NOAA (Syllabus: GS Paper 3 – Env & Eco)

News-CRUX-10     9th April 2024        
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Context: Recently, data from the National Oceanic and Atmospheric Administration (NOAA) disclosed that global carbon dioxide levels soared to a record high in 2023.

National Oceanic and Atmospheric Administration (NOAA) 

  • About: NOAA is an agency that enriches life through science, extending its reach from the sun's surface to the depths of the ocean floor.
  • Headquarters:  Washington, D.C.
  • Establishment and Mandate: It was established in 1970 within the Department of Commerce with the mandate to study Earth's oceans, atmosphere, and coastal areas as they affect the United States.
  • Global Mission: NOAA's mission extends beyond national borders to better understand the natural world and protect its resources, collaborating globally to monitor weather, climate, and environmental changes.
  • Leadership in International Policies: It holds key leadership roles in shaping international policies concerning ocean, fisheries, climate, space, and weather, contributing to global initiatives for sustainable resource management.
  • Essential Resources and Expertise: NOAA boasts numerous essential resources, including research programs, vessels, satellites, science centers, laboratories, and a distinguished pool of scientists and experts, all of which are internationally recognized for their contributions.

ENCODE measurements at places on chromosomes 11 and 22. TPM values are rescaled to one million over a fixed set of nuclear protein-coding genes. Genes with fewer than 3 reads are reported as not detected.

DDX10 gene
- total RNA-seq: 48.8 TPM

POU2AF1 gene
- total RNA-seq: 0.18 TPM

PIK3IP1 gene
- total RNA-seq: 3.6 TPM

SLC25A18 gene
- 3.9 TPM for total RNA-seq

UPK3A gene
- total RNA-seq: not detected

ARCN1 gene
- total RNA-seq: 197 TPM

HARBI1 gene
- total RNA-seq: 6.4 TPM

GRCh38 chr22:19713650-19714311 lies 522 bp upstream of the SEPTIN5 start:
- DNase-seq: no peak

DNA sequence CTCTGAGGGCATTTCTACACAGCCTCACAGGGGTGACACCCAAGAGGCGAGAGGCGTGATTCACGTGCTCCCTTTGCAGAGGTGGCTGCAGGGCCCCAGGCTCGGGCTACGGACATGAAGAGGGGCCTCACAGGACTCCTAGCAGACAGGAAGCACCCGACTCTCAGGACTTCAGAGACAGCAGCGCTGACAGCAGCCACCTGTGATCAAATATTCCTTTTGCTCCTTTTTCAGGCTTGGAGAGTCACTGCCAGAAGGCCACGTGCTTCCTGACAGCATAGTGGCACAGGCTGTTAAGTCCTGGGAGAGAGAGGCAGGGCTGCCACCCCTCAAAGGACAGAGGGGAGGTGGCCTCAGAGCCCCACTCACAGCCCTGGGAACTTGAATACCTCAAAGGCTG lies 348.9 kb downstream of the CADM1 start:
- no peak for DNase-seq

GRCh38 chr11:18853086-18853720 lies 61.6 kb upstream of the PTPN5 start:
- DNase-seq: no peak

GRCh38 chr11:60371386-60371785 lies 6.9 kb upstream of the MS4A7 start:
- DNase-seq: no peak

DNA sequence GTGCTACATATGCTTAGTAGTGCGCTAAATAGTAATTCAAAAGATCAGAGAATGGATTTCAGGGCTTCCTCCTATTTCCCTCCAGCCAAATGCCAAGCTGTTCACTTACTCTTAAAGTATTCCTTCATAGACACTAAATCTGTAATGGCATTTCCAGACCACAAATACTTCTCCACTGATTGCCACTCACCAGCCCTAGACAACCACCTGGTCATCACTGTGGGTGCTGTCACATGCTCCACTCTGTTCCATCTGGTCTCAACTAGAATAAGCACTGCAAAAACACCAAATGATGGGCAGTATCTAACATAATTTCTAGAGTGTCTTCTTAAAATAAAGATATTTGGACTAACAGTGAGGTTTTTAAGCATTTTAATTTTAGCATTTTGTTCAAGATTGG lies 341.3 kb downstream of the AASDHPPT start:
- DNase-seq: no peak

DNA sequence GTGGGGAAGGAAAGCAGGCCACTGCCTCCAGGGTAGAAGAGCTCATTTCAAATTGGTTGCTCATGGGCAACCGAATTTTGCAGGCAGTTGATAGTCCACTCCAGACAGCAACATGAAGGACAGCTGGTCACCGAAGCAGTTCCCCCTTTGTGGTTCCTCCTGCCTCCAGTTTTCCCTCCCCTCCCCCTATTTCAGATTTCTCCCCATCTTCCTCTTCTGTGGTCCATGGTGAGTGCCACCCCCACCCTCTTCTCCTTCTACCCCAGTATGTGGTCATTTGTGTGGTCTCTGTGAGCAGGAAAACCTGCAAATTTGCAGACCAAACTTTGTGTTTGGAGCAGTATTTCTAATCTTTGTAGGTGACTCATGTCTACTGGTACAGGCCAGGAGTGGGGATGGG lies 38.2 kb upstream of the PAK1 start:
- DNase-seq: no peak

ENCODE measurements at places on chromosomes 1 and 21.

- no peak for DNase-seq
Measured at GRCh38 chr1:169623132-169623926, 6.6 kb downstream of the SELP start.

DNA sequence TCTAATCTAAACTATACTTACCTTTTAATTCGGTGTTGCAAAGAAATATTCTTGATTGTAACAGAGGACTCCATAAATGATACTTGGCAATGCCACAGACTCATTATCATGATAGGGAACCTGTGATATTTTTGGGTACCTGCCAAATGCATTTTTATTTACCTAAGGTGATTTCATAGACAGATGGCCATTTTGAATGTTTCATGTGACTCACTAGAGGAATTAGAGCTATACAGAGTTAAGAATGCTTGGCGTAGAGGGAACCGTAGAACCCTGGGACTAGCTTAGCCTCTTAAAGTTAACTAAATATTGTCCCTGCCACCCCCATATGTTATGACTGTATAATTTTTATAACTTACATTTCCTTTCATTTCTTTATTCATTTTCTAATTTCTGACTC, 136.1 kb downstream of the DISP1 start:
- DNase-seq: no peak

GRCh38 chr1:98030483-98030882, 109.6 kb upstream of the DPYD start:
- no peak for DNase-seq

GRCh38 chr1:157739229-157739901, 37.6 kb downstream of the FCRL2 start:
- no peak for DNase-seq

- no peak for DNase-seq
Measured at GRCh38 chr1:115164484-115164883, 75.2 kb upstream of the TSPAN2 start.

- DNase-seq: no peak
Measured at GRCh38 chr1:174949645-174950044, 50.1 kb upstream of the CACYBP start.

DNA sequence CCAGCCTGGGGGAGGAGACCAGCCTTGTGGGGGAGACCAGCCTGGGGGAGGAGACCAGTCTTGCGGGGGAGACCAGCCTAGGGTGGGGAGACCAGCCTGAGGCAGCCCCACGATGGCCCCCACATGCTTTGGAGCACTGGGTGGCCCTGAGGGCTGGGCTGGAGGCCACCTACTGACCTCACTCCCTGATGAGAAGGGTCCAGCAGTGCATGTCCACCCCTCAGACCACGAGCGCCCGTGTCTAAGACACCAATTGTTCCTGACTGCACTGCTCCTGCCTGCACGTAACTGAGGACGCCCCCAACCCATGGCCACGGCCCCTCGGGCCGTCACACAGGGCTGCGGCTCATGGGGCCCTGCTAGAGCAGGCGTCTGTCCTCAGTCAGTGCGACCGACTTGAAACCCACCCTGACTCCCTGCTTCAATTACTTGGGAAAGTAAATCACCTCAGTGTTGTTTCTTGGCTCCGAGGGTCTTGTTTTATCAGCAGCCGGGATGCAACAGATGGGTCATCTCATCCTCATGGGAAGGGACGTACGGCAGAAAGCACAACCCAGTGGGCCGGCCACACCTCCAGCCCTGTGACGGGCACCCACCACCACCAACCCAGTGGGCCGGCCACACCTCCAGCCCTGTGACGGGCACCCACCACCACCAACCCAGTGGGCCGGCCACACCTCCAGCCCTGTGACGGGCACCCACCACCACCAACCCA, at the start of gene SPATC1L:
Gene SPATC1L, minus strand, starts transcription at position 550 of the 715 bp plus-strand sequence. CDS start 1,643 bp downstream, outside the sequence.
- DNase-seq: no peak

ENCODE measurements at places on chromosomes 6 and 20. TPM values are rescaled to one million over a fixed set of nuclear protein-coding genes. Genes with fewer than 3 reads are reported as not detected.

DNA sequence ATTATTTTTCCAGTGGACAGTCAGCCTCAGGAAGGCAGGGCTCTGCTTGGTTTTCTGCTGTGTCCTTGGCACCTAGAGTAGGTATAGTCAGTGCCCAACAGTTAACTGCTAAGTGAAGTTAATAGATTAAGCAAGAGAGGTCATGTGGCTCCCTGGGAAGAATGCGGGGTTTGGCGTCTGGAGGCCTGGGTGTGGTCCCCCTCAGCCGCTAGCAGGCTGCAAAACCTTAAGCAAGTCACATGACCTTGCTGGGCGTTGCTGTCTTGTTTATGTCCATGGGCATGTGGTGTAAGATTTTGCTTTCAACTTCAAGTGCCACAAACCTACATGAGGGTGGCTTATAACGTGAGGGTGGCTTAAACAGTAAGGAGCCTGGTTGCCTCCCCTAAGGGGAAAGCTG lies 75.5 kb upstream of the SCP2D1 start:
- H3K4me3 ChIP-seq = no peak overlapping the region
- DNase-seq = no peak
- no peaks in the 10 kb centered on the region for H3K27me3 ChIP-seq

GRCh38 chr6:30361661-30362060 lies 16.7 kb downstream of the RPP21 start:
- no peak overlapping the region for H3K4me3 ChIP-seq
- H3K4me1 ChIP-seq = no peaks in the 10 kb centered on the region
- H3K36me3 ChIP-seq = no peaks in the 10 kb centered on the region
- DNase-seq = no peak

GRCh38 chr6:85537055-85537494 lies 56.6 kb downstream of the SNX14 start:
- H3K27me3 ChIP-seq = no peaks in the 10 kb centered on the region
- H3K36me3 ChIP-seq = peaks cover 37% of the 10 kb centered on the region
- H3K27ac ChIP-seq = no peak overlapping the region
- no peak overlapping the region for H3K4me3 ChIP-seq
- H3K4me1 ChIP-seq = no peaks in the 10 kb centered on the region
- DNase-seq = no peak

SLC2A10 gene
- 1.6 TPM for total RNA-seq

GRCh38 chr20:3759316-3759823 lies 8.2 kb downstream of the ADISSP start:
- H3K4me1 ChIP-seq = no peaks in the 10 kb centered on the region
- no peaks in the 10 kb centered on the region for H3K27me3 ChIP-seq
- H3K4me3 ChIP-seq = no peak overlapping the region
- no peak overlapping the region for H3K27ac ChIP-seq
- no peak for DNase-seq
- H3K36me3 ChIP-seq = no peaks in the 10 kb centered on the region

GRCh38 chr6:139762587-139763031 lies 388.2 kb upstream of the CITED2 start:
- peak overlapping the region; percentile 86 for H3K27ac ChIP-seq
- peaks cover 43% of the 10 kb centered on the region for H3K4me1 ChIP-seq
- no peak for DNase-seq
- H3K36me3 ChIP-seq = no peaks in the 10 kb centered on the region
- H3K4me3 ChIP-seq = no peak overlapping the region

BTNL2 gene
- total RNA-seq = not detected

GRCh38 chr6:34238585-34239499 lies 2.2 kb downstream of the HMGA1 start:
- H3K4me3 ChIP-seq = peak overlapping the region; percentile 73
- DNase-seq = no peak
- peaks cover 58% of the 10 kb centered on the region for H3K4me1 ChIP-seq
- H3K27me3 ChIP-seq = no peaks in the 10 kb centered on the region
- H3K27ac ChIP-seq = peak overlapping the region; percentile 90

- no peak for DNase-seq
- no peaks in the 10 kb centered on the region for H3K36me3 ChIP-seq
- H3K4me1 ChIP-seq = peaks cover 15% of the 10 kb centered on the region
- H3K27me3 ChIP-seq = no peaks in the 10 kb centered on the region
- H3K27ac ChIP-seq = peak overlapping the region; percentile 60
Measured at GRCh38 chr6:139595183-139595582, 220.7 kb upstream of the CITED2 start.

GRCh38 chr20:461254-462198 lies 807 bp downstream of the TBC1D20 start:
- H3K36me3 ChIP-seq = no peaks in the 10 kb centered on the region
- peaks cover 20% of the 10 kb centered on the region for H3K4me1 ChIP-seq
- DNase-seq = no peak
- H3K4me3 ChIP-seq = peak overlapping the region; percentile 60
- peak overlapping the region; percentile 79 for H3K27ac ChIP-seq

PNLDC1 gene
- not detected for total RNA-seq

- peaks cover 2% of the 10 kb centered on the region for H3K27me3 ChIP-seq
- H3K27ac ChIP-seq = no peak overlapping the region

Key Facts of the study by NOAA:

  • Global carbon dioxide levels reached a record high in 2023. This surge places us in the Pliocene epoch, a period roughly 4.3 million years ago. The Pliocene epoch was a time of significant environmental change. 
  • The 2023 increase was the third-largest in the last decade and is likely a result of an ongoing increase of fossil fuel carbon dioxide emissions.
  • The NOAA analysis also found record high levels of another greenhouse gas: Methane.

oMore than 85 per cent of the increase from 2006 to 2021 was due to increased microbial emissions generated by livestock, agriculture, human and agricultural waste, wetlands and other aquatic sources The rest could be coming from fossil fuel emissions. 

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